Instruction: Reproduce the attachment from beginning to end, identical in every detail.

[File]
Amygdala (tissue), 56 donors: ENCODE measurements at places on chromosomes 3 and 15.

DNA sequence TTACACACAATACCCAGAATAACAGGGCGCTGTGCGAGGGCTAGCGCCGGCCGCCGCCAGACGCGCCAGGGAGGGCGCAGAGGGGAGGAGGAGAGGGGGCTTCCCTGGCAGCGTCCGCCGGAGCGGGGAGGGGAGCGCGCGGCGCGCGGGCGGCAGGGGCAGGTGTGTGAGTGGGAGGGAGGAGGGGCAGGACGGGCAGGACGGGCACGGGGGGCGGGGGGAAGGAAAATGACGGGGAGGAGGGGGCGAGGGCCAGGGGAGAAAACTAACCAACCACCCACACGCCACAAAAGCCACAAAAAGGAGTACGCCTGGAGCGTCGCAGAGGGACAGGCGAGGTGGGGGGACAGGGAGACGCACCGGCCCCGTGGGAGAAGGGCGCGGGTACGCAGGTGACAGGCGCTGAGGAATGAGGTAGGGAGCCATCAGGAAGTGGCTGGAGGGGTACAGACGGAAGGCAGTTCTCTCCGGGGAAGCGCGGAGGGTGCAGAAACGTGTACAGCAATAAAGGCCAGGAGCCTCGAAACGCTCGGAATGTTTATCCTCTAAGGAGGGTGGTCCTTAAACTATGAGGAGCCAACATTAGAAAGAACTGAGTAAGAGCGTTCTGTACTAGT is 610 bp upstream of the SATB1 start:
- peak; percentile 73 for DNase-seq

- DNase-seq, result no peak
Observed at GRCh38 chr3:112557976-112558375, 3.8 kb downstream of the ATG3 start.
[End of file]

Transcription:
Amygdala (tissue), 56 donors: ENCODE measurements at places on chromosomes 3 and 15.

DNA sequence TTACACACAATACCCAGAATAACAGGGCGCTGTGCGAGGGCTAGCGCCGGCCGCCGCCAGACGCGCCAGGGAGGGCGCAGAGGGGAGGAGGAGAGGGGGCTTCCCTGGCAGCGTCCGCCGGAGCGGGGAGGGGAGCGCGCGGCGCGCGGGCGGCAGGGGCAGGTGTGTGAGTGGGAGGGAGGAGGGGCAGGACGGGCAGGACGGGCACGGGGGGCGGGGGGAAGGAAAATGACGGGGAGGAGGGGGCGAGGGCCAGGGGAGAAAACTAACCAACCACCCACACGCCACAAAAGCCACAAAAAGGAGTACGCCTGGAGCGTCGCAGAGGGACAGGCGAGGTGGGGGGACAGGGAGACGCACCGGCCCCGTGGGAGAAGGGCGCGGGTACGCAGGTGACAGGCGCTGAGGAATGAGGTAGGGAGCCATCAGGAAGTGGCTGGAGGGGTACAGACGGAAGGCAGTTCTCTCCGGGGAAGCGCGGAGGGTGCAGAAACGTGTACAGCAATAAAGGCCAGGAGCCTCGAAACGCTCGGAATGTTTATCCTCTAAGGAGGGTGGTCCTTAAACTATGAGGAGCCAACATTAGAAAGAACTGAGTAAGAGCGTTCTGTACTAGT is 610 bp upstream of the SATB1 start:
- peak; percentile 73 for DNase-seq

- DNase-seq, result no peak
Observed at GRCh38 chr3:112557976-112558375, 3.8 kb downstream of the ATG3 start.